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Comment Archives: stories: News & Opinion: Raising the Bar

Re: “Hug a Greek Today

We need to consider where that money that was lent to Greece came from. The banksters just make up money on a computer. Then they lend it to people or nations with interest charged for the loan of the fake money. Just like our college graduates, you can pay on your loan for decades, and have the amount of the money owed to continue to grow. What we must demand is a period of NO INTEREST CHARGES on the loan as it is payed off in full. With each payment the amount owed is reduced. This no interest period can be set for as long as it is needed to allow the borrower to get out from the high burden of debt. When the interest is put back on the amount due, it must be at a rate that can be paid. As the debt goes down the interest rate could increase without killing the borrower.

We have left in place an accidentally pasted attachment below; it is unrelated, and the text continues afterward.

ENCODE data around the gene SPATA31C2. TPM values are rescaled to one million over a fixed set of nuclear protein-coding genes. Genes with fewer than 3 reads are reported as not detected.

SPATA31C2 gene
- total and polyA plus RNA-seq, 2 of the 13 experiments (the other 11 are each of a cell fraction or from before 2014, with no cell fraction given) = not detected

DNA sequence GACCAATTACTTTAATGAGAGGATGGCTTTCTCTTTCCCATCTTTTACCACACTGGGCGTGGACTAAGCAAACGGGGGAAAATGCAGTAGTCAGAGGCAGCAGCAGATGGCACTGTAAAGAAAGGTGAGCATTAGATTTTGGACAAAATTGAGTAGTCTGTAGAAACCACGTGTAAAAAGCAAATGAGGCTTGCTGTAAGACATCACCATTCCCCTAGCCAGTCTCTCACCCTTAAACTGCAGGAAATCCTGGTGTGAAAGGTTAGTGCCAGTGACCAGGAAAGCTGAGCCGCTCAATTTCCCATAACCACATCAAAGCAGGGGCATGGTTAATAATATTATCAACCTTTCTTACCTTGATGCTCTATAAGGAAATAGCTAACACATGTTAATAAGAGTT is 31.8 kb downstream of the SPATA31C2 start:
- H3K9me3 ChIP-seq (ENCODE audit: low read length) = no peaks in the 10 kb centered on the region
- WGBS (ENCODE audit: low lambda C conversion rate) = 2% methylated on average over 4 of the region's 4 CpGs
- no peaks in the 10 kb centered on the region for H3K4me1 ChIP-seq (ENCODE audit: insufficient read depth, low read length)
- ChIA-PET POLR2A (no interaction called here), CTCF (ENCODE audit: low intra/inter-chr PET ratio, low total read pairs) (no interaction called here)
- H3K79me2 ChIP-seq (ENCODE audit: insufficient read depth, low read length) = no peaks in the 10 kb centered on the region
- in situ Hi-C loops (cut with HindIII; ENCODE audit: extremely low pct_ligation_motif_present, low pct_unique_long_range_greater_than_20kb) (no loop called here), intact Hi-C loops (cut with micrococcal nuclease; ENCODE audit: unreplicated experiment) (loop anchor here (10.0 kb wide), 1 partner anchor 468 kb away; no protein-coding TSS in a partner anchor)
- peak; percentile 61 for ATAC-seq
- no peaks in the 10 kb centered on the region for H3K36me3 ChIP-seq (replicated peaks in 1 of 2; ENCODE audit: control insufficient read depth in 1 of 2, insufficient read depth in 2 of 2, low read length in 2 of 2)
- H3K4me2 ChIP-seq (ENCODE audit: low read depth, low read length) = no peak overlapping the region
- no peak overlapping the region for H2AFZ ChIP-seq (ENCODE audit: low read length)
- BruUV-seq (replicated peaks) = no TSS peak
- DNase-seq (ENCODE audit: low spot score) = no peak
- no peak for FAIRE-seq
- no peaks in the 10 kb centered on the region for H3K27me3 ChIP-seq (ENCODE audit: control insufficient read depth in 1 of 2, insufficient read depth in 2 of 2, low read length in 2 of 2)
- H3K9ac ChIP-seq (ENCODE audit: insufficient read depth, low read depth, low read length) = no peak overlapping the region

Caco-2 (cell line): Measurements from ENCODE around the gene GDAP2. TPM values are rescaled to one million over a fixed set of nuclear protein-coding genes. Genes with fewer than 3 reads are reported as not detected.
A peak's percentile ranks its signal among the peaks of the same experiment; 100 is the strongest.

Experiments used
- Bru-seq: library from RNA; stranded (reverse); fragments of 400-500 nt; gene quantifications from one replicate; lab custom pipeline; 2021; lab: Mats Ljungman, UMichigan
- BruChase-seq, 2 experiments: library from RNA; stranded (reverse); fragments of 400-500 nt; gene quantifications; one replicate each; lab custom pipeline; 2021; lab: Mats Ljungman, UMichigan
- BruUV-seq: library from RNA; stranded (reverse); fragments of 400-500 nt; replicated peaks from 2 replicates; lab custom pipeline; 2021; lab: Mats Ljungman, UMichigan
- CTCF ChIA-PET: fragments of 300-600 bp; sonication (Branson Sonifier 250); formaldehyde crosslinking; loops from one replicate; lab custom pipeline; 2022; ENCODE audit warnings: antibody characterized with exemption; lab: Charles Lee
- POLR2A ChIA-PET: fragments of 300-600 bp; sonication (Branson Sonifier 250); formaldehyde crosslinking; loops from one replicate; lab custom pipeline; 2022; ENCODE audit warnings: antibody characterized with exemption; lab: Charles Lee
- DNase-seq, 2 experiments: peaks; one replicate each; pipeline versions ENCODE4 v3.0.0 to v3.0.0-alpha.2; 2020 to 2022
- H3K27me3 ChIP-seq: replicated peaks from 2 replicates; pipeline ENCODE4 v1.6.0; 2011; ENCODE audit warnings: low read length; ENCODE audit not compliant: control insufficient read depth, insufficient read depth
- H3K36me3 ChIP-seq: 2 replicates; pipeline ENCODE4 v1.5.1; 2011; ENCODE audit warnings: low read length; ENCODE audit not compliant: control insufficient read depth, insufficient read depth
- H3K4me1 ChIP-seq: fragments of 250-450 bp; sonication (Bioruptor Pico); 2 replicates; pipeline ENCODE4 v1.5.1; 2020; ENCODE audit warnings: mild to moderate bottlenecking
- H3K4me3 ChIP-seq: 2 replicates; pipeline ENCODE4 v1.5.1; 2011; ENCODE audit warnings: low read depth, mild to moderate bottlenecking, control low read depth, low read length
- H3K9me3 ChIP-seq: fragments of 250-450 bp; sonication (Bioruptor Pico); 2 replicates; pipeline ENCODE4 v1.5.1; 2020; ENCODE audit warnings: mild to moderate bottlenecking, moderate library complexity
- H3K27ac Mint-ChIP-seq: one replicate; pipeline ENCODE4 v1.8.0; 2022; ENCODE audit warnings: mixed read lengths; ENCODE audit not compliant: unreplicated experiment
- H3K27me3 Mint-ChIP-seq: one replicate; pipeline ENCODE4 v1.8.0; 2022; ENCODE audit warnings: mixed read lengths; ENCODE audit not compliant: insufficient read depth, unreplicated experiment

1 like, 0 dislikes
Posted by Patricia Gray on 07/18/2015 at 11:08 AM

Re: “Hug a Greek Today

Just the process of trying learn more about Greece's political and economic crisis of the last 6 years, and the light speed acceleration of the last two week is more than just an intellectual exercise for Americans. Yes, there are issues unique to Greece, such as its dysfunctionally byzantine national and local system of business regulation that make Oakland's notoriously slow process for getting a restaurant permit look streamlined. But there are also problems that are just as relevant to Oakland residents as they are to Greeks.